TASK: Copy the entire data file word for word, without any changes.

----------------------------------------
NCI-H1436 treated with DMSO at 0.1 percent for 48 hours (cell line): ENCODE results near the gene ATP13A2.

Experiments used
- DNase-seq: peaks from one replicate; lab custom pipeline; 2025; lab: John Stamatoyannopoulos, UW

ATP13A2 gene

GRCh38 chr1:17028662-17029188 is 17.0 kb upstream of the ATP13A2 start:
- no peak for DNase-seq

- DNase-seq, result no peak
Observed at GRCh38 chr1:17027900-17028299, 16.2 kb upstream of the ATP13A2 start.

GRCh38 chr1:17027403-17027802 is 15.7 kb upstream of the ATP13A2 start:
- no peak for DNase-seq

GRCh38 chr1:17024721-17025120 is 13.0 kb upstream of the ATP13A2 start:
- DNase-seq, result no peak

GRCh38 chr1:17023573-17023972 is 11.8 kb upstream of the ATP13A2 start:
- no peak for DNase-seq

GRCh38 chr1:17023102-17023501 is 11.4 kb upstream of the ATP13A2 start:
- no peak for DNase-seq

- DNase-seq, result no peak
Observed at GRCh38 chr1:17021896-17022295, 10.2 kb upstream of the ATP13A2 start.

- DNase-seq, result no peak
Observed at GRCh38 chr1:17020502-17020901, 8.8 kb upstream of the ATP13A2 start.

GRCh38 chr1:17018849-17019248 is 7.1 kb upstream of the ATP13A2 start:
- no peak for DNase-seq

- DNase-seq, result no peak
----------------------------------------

NCI-H1436 treated with DMSO at 0.1 percent for 48 hours (cell line): ENCODE results near the gene ATP13A2.

Experiments used
- DNase-seq: peaks from one replicate; lab custom pipeline; 2025; lab: John Stamatoyannopoulos, UW

ATP13A2 gene

GRCh38 chr1:17028662-17029188 is 17.0 kb upstream of the ATP13A2 start:
- no peak for DNase-seq

- DNase-seq, result no peak
Observed at GRCh38 chr1:17027900-17028299, 16.2 kb upstream of the ATP13A2 start.

GRCh38 chr1:17027403-17027802 is 15.7 kb upstream of the ATP13A2 start:
- no peak for DNase-seq

GRCh38 chr1:17024721-17025120 is 13.0 kb upstream of the ATP13A2 start:
- DNase-seq, result no peak

GRCh38 chr1:17023573-17023972 is 11.8 kb upstream of the ATP13A2 start:
- no peak for DNase-seq

GRCh38 chr1:17023102-17023501 is 11.4 kb upstream of the ATP13A2 start:
- no peak for DNase-seq

- DNase-seq, result no peak
Observed at GRCh38 chr1:17021896-17022295, 10.2 kb upstream of the ATP13A2 start.

- DNase-seq, result no peak
Observed at GRCh38 chr1:17020502-17020901, 8.8 kb upstream of the ATP13A2 start.

GRCh38 chr1:17018849-17019248 is 7.1 kb upstream of the ATP13A2 start:
- no peak for DNase-seq

- DNase-seq, result no peak